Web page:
Madison has always been characterized by its atmosphere of openness, equality and justice. However, we have recently been reminded of the inequities that surround us — in policing, education, housing and access to health care. Our community is at an important moment in its history: Will we stand up for the marginalized and vulnerable amongst us?
I entered public service to find solutions to the inequalities that divide our community. That is why I introduced and, along with my City Council colleagues, unanimously passed a resolution calling for comprehensive funding of women’s health care. While it does not address all the disparities our city faces, this resolution tackles one very important issue: restrictions on insurance coverage for abortion. In bringing forth this resolution, the Madison City Council is taking a stand to say that the amount of money a woman has should not prohibit her from having an abortion. We must not allow women and families to suffer simply because they cannot afford the health care they need. With this resolution, we are saying loud and clear: We will not look the other way.
On the federal and state levels, lawmakers have put unfair limitations on insurance coverage of abortion, specifically by withholding coverage from qualified women seeking abortion care. One such restriction is the Hyde Amendment, passed by Congress on Sept. 30, 1976, which for nearly 39 years has impeded access to abortion care for low-income women enrolled in Medicaid and a host of other federal insurance programs. These bans on insurance coverage are a sad example of government-sanctioned inequality.
Restrictions on abortion funding exemplify structural inequities because they disproportionately impact low-income women, women of color, immigrant women and young women, who already face too many barriers in getting the resources, information and services they need. Many of these same women are leading the fight to protect their children and families from unjust policing practices. Being able to decide when to parent, and being able to parent her children in a safe and healthy community is each woman’s right. This alone won’t solve the inequities in our system, but it is an important step.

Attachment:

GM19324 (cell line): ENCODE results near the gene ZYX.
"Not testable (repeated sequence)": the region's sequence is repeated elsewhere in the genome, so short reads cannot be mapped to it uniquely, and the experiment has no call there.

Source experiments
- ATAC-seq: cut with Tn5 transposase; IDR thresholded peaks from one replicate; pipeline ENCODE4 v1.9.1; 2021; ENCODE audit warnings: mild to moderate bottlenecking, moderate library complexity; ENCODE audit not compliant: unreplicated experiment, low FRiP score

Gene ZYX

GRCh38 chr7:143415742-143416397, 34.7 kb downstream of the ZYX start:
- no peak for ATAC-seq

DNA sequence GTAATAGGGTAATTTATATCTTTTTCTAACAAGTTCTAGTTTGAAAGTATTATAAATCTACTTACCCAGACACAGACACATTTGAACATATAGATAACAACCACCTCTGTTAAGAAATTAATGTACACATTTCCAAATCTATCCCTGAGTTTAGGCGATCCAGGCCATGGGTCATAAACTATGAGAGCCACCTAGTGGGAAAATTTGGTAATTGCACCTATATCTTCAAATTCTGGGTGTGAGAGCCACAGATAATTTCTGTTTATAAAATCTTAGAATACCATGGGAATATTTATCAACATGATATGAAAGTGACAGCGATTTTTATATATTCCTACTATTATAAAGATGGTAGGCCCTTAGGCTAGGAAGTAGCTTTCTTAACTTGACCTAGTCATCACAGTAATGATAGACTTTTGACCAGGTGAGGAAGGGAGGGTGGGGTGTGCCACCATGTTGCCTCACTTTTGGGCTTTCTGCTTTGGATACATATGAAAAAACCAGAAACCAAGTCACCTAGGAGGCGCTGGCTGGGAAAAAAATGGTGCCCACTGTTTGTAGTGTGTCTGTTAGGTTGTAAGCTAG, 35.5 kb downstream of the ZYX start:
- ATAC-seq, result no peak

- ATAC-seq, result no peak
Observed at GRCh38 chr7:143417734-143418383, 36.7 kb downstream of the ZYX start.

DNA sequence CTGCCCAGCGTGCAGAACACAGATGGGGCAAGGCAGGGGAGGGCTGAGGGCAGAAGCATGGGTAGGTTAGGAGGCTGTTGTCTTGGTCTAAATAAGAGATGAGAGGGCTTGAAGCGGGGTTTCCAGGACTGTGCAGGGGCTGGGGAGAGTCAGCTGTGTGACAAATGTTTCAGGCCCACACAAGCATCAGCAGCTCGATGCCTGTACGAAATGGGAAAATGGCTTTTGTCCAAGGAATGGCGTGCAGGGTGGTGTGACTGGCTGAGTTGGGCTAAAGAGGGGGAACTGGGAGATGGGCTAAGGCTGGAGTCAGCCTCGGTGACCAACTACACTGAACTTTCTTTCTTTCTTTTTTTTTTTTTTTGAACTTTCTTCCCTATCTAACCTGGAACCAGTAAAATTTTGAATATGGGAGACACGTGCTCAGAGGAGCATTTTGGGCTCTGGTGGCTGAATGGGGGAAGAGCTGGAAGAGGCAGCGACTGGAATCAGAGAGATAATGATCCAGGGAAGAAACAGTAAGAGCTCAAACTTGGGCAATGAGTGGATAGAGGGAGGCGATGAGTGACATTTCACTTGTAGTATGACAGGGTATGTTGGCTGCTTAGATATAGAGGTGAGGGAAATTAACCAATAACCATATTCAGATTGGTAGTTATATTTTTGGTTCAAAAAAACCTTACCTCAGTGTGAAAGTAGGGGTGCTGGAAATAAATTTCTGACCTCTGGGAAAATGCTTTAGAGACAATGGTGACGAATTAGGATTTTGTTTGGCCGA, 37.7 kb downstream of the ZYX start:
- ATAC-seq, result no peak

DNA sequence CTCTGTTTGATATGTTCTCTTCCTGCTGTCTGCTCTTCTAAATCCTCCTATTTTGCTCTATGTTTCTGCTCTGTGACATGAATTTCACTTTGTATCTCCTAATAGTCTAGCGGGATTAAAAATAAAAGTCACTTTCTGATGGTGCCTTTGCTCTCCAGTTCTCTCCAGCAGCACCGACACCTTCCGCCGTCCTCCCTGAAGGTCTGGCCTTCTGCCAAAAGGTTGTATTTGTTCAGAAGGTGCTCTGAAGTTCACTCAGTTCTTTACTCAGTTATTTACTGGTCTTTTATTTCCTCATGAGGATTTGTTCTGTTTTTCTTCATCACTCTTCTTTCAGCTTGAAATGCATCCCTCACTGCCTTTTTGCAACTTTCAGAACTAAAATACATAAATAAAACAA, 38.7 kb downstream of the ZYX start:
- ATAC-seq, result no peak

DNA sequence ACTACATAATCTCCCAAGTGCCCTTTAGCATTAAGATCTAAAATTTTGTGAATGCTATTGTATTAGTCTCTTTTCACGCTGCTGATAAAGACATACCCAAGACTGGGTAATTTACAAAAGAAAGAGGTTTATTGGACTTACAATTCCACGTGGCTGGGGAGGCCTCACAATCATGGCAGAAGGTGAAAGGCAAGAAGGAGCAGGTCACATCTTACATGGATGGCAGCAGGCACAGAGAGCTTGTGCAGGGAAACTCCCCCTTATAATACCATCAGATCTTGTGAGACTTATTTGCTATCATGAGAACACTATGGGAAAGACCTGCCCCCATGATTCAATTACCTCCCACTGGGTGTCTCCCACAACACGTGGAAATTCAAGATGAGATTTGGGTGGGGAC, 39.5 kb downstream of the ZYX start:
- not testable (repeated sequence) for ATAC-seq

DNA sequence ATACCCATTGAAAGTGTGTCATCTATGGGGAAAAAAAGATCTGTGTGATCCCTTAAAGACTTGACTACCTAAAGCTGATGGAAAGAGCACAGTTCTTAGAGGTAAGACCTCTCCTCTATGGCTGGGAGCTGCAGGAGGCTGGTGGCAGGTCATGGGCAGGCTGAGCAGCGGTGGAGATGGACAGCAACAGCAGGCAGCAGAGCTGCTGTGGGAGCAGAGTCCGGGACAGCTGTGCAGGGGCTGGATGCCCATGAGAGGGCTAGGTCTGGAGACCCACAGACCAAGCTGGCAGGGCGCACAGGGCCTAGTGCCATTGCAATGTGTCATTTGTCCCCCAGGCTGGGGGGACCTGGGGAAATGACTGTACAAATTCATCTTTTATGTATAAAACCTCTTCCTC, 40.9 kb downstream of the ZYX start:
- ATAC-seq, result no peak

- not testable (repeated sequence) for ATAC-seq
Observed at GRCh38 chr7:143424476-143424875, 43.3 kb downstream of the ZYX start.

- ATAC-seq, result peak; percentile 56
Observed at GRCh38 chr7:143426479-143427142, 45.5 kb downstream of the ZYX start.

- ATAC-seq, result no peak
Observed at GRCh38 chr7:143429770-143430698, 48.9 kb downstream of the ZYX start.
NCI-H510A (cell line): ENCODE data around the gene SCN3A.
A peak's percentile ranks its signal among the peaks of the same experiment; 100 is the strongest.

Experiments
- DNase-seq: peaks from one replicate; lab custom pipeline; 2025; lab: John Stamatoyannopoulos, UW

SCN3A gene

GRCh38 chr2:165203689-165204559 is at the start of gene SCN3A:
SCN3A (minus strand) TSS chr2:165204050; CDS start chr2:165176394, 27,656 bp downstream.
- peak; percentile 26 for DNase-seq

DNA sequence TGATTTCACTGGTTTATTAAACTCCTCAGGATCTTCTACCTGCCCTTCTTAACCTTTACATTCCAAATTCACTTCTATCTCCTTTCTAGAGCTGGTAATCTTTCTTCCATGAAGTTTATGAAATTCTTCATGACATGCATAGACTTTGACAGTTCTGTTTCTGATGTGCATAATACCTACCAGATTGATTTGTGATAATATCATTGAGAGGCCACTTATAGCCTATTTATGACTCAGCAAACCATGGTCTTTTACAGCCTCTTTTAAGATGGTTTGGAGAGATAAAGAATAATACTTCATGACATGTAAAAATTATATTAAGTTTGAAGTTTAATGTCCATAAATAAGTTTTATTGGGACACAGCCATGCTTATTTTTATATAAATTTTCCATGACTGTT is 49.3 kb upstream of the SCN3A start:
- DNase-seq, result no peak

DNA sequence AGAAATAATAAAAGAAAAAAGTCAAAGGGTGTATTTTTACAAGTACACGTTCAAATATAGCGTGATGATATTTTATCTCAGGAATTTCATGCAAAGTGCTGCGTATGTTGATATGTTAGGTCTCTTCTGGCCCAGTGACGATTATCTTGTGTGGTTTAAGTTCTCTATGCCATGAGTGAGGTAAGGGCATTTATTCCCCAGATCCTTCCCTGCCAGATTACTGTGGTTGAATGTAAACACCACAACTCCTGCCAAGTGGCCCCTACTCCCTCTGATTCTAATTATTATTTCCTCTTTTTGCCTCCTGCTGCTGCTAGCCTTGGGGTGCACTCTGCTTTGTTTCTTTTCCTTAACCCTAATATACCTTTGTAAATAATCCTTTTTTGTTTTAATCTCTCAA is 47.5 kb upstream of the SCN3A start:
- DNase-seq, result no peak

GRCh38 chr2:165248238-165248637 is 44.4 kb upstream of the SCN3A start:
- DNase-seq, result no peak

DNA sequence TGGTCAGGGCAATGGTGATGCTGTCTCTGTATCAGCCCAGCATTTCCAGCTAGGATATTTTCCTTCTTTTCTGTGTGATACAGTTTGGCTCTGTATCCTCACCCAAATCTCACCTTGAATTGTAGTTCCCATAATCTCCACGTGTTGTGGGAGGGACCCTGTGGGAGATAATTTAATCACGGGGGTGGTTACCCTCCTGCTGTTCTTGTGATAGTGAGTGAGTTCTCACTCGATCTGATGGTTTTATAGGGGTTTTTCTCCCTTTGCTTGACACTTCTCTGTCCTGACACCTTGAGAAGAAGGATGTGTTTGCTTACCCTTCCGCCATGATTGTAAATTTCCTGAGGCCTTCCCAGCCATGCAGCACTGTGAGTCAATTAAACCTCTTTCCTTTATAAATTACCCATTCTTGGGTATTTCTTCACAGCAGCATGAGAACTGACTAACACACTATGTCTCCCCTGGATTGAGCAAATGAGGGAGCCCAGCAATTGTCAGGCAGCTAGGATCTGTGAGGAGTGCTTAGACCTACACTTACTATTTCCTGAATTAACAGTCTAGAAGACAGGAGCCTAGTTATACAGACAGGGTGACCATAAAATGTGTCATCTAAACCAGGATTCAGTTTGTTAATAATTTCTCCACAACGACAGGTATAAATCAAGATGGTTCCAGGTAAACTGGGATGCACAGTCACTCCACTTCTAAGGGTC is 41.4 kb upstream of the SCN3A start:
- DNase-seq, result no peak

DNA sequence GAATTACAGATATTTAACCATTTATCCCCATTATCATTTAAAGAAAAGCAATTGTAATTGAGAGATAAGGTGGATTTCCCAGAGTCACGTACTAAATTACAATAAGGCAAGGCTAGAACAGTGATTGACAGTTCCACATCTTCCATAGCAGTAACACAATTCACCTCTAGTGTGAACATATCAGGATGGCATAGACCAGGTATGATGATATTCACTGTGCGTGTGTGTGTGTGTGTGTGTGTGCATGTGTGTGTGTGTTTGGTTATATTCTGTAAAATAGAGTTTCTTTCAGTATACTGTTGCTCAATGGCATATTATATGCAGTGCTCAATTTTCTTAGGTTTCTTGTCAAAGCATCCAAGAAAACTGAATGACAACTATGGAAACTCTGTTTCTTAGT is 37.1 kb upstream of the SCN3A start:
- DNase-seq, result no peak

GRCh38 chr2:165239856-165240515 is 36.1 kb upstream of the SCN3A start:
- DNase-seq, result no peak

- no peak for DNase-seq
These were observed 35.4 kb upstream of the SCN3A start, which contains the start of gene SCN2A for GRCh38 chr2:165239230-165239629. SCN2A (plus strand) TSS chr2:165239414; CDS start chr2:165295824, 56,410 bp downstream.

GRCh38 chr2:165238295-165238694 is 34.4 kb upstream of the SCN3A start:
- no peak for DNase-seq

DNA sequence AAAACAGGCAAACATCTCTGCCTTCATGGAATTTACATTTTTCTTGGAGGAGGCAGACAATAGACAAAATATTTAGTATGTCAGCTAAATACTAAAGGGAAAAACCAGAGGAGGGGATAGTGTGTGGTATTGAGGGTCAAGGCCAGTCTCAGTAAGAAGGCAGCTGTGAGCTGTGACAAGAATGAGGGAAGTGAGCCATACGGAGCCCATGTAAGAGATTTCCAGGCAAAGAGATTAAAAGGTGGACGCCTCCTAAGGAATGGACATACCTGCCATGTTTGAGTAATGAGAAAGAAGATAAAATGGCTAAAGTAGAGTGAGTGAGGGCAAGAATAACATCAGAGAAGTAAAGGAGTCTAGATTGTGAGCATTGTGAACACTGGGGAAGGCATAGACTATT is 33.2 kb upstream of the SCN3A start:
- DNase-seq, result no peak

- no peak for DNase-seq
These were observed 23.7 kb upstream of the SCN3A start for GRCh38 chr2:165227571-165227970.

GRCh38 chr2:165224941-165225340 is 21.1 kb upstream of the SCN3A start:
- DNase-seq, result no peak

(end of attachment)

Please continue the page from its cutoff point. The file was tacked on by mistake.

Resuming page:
Sadly, attacking the most vulnerable among us seems to be a game of sport for anti-choice politicians. Just last week, members of Congress attempted to slip a ban on funding for abortion into a bill meant to protect survivors of human trafficking. And closer to home, Scott Walker has asserted that he will sign a ban on abortions after 20 weeks, even though there is no such legislation before him. The common thread is the idea that women’s lives are not their own, that our rights are expendable, and that access to abortion care is nothing more than a political chip to be traded away.
Those of us who represent the true spirit of Madison must stand up and take action. The resolution passed by the council serves as a call to action to our state legislators, the governor, and our representatives in Washington, D.C., to make access to abortion care fair and equal, rather than dependent on economic status and insurance type.
The Madison City Council is proud to join the ranks of other cities and counties across the country building a groundswell to combat the unfair and unjust bans on abortion coverage. Local leaders in Cambridge, New York, Philadelphia, Seattle, and Travis County, Texas, have all begun to fight back against federal and state restrictions on abortion coverage by passing similar resolutions.
For a woman to have full control of her health, she needs to be able to, along with her health care provider, come to a decision about what is best for her and her family. But for far too many of our friends and neighbors in Madison, this is not a reality. This resolution says every member of our community deserves the right to dignity and self-determination.
Madison residents will be healthier, more secure and more equal if we have a system in which every woman can get the health care she needs, regardless of what kind of insurance she has or how much money she makes.
This resolution is one small step, but one in which we should all be united in standing up against the forces and people who want to divide, discriminateand ultimately strip the most vulnerable among us of our basic rights.
Lisa Subeck is city of Madison alderwoman in District 1 and state representative in Assembly District 78.
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